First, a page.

Job rolling papers Art Nouveau

The hippy culture left an indelible impression on modern culture via, at the very least, the drug culture (WP). So it is somewhat ironic that while many such images take their style from music concert posters and other underground and commercial art of the '60s and '70s, Job rolling papers' quintessential Art Nouveau image was painted for them by the very founder of the style, Alphonse Mucha

Art Nouveau (aʁ nuvo, Anglicised to ˈɑːrt nuːˈvoʊ) is an international philosophy[1] and style of art, architecture and applied art, especially the decorative arts.[2] It was most prevalent among mainstream artists during 1890–1910, but it enjoyed a distinct resurgence in the hippy era of the 1960s and 1970s.

A reaction to academic art of the 19th century, it was inspired by natural forms and structures, not only in flowers and plants but also in curved lines.

The hippy movement's use of Art Nouveau design was often fairly conventional, although the subject matter was not always so. But posters that give the names and dates and venues of bands and their concerts are not merely images; they are also conveying a written message, and hippy posters changed the style of Art Nouveau lettering dramatically.

Art Nouveau posters, by their nature a fusion of design and calligraphy, apply its harmonious aesthetic to both. But the early movement never foresaw the lengths to which underground and hippy art took calligraphy. Hippy calligraphy expands like balloons to fill the available space, it shivers and wobbles and stretches; informed by the same minds' eye as the Art Nouveau of the early decades, its vision is from a vantage point far removed.

Wes Wilson 1978 Calligraphy as form

Wes Wilson rock concert poster, 1978. Wes Wilson owes less than many of his contemporaries to Art Nouveau, but his calligraphy is the best example of the stylization of the period. This example even goes as far as to follow the contours of the female subject's body, not merely making shapes of letters, but three dimensions of them

The style was influenced strongly by Czech artist Alphonse Mucha, when Mucha produced a lithographed poster, which appeared on 1 January 1895 in the streets of Paris as an advertisement for the play Gismonda by Victorien Sardou, featuring Sarah Bernhardt.[3] It popularised the new artistic style and its creator to the citizens of Paris. Initially named Style Mucha, (Mucha Style), his style soon became known as Art Nouveau.[4]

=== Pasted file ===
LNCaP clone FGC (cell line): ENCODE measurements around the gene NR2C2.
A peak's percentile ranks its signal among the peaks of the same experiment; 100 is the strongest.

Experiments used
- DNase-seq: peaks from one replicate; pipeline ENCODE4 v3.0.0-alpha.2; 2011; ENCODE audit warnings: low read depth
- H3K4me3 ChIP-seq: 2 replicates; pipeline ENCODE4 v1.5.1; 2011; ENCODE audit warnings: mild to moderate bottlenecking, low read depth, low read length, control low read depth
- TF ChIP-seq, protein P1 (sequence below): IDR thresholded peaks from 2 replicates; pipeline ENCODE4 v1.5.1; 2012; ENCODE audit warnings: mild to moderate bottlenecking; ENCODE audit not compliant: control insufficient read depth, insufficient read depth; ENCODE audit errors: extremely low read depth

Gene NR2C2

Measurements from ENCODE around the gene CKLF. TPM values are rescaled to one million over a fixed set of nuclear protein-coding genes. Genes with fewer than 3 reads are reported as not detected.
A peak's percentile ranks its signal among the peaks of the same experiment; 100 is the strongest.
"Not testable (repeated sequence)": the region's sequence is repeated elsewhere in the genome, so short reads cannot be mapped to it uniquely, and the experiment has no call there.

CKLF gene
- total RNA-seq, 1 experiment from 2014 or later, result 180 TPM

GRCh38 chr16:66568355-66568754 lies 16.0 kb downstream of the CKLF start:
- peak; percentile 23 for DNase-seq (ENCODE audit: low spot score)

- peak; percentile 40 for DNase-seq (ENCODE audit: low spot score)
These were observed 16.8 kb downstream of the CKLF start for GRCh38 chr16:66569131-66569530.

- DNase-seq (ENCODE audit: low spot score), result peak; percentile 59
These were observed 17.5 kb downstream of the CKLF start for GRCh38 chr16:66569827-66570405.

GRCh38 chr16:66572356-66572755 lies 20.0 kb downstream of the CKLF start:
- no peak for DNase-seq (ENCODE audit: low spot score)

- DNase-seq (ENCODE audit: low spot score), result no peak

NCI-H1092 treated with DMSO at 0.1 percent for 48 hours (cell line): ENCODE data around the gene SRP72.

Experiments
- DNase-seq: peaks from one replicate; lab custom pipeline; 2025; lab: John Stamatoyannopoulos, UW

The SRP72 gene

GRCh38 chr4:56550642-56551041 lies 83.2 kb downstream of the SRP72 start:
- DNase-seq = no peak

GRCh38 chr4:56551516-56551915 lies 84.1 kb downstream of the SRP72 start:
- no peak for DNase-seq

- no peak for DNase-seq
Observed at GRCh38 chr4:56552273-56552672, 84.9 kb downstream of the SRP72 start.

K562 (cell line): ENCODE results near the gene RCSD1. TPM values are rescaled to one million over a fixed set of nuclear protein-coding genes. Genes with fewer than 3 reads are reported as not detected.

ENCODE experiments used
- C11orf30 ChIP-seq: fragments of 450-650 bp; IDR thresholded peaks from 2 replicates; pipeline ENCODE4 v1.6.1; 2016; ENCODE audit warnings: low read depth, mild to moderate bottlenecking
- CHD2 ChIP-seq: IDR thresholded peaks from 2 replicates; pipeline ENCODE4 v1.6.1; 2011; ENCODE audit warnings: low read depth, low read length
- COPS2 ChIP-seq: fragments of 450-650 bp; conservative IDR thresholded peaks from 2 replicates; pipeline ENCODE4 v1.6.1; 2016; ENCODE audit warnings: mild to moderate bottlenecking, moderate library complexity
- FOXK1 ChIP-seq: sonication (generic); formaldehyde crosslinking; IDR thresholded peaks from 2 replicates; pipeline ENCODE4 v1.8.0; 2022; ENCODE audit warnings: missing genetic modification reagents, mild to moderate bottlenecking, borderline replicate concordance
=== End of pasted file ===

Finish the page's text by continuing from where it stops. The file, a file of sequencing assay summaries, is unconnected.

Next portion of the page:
Art Nouveau was also a style of distinct individuals such as Gustav Klimt, Charles Rennie Mackintosh, Alphonse Mucha, René Lalique, Antoni Gaudí and Louis Comfort Tiffany, each of whom interpreted it in their own manner.[5][6]

Art Nouveau was most popular in Europe, but its influence was global. Hence, it is known in various guises with frequent localised tendencies.[7]

The name "Art Nouveau" is French for "new art". It is known also as Jugendstil, (ˈjuːɡn̩tʃtiːl), German for "youth style", named after the magazine Jugend, which promoted it, as Modern (Модерн) in Russia, perhaps named after Parisian gallery "La Maison Moderne", as Secession in Austria-Hungary and its successor states after the Viennese group of artists, and, in Italy, as Stile Liberty from the department store in London, Liberty & Co., which popularised the style.

Art Nouveau became assimilated into Art Deco, which attempted to blend the curves of Art Nouveau with straight lines. Architects tried to harmonize with the natural environment, but Art Nouveau was less often interpreted in the form of architecture. The straight lines of Deco, however, made it suitable to take over architecture for decades.

Citations Edit

  1. Duncan (1994), 7.
  2. Sterner (1982), 6.
  4. An Introduction to the Work of Alphonse Mucha and Art Nouveau, lecture by Ian Johnston of Malaspina University-College, Nanaimo, BC. This document is in the public domain and may be used by anyone, in whole or in part, without permission and without charge, provided the source is acknowledged.
  5. Duncan (1994), 34.
  6. Michèle Lavallée, "Art Nouveau", Wikipedia:Grove Dictionary of Art, Wikipedia:Oxford University Press [accessed 11 April 2008].
  7. Duncan, 1; 23–24.